Friday, May 13, 2016
Often when we are done painting and, while driving home, we check out potential sites for future forays. We had previously seen the attractive and still used Capilla de San Isidro Labrador (c. 1807) in La Cuadrilla (population: 487; dwellings: 109; 1866 meters; GPS 100°49’ 2.96” W, 21°03’0.32 N”).
On this Friday, when we arrived to paint, we found the gate open and the atrium festooned with colorful banners for the fiesta of San Isidro Labrador. The bells were rung and many, particularly children, arrived for mass. Small communities in the countryside frequently share priests who officiate on a schedule that can include as many as 26 different communities. This Friday we watched as a priest arrived immediately before mass on a motorcycle and then, just as fast, sped away after mass. It all happened so fast that we couldn’t find our cameras to record the images for you. You have to use your imagination.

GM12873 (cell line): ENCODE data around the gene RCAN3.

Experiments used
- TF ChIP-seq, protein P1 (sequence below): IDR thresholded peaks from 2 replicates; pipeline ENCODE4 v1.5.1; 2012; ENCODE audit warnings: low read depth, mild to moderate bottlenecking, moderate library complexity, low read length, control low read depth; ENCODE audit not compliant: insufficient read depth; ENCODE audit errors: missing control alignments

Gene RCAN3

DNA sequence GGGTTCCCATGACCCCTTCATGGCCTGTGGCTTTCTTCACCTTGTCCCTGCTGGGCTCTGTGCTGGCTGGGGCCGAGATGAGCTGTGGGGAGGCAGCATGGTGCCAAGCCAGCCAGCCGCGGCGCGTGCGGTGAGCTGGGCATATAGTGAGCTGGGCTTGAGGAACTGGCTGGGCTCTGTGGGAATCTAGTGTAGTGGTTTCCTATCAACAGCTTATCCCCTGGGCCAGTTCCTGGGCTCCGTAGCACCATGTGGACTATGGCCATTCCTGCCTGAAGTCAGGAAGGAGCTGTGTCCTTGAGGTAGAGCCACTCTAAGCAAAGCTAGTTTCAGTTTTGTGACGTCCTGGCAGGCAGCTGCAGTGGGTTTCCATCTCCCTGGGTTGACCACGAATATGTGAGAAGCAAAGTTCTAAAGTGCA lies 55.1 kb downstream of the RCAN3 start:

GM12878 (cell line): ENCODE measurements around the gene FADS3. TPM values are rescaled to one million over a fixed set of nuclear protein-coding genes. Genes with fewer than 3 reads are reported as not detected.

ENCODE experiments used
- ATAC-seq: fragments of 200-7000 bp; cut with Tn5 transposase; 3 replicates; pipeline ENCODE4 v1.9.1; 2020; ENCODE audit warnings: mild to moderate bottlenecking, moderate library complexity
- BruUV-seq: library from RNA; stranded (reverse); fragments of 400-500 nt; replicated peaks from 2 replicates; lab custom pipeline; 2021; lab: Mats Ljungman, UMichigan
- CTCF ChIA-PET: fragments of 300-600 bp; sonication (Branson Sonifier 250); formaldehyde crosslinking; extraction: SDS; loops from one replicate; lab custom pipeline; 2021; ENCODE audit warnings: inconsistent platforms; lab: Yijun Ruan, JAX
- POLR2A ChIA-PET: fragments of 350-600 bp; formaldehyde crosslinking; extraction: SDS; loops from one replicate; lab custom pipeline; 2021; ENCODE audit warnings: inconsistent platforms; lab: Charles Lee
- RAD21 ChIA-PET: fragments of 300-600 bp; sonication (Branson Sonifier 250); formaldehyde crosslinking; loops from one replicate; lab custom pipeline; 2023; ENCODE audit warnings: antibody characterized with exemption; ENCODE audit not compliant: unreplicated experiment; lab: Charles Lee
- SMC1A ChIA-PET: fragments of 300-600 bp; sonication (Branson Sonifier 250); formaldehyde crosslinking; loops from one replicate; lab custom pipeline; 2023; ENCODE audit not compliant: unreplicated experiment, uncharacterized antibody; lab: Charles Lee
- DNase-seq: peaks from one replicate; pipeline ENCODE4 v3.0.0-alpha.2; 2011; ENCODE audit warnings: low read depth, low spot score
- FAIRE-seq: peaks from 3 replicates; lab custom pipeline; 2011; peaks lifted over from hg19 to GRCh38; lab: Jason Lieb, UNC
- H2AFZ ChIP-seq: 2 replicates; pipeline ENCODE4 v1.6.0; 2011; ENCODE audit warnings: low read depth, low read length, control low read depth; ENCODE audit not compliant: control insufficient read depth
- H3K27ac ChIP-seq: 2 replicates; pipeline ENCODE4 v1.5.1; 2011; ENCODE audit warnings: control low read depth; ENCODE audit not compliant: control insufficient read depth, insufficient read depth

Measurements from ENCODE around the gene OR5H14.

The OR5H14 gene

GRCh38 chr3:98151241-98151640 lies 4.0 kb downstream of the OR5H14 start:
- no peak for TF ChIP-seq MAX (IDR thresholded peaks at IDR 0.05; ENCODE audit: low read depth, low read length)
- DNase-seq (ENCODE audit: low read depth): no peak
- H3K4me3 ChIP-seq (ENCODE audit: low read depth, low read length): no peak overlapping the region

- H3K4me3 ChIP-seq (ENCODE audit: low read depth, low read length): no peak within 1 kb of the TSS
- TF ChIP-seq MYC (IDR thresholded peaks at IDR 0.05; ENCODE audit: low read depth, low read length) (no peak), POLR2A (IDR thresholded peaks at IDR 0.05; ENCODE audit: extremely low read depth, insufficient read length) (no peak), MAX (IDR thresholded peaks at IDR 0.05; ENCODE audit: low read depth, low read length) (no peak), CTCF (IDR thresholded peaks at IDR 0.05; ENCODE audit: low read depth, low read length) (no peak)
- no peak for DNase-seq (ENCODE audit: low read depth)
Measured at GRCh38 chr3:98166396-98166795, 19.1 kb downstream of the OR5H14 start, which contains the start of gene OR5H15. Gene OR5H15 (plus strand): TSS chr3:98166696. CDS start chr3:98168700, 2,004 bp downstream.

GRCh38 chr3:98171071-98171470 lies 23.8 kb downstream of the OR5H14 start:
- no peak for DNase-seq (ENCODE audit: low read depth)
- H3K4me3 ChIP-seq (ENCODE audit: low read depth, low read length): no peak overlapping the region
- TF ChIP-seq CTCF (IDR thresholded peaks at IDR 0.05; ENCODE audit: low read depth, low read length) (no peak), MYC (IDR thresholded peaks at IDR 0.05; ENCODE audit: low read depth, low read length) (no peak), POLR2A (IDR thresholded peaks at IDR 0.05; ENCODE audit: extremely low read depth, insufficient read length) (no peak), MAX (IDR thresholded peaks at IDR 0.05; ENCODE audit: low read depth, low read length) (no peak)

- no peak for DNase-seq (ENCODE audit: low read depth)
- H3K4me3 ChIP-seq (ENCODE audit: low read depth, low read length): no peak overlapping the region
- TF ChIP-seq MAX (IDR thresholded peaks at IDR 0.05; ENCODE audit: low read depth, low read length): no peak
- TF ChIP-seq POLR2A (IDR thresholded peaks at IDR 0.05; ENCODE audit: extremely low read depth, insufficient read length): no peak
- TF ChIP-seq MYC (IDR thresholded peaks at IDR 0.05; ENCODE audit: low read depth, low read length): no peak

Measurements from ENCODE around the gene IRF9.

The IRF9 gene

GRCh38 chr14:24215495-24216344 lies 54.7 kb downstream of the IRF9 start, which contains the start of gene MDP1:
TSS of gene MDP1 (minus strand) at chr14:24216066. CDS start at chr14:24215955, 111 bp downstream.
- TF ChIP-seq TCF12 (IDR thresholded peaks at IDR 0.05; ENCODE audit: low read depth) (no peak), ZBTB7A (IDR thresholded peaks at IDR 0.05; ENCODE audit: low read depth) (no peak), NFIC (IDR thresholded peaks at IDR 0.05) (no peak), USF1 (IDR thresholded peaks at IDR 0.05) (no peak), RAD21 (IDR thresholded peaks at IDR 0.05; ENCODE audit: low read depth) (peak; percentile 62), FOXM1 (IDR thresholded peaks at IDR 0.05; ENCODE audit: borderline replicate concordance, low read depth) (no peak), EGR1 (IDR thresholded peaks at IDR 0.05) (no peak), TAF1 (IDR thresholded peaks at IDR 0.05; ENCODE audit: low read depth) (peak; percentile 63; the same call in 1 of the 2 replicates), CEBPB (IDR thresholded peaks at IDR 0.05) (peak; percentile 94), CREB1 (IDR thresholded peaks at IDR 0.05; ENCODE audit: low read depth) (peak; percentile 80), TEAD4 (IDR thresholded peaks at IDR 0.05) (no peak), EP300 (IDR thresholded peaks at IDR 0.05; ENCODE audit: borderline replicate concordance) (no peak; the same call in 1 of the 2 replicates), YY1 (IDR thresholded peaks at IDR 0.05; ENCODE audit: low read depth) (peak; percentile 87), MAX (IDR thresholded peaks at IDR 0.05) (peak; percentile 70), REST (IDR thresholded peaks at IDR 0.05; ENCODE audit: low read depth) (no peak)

It appears from small remnants of painted designs on the outside of the capilla that it may have, at one time, been elaborately painted. The inside has been attractively decorated and maintained–clearly a well-cared for capilla.
There are extensive documents in Spanish on the web for some of the communities we visit that detail history of the community, number of speakers of an indigenous language, method of governance, fiesta days and much more. Apparently, this community was once part of Hacienda La Petaca and between 1934 and 1937 there were serious conflicts over land rights which led, in 1937, to the establishment of ejidal land rights for La Cuadrilla. You can check out the government document, La Cuadrilla, San Miguel de Allende, for information.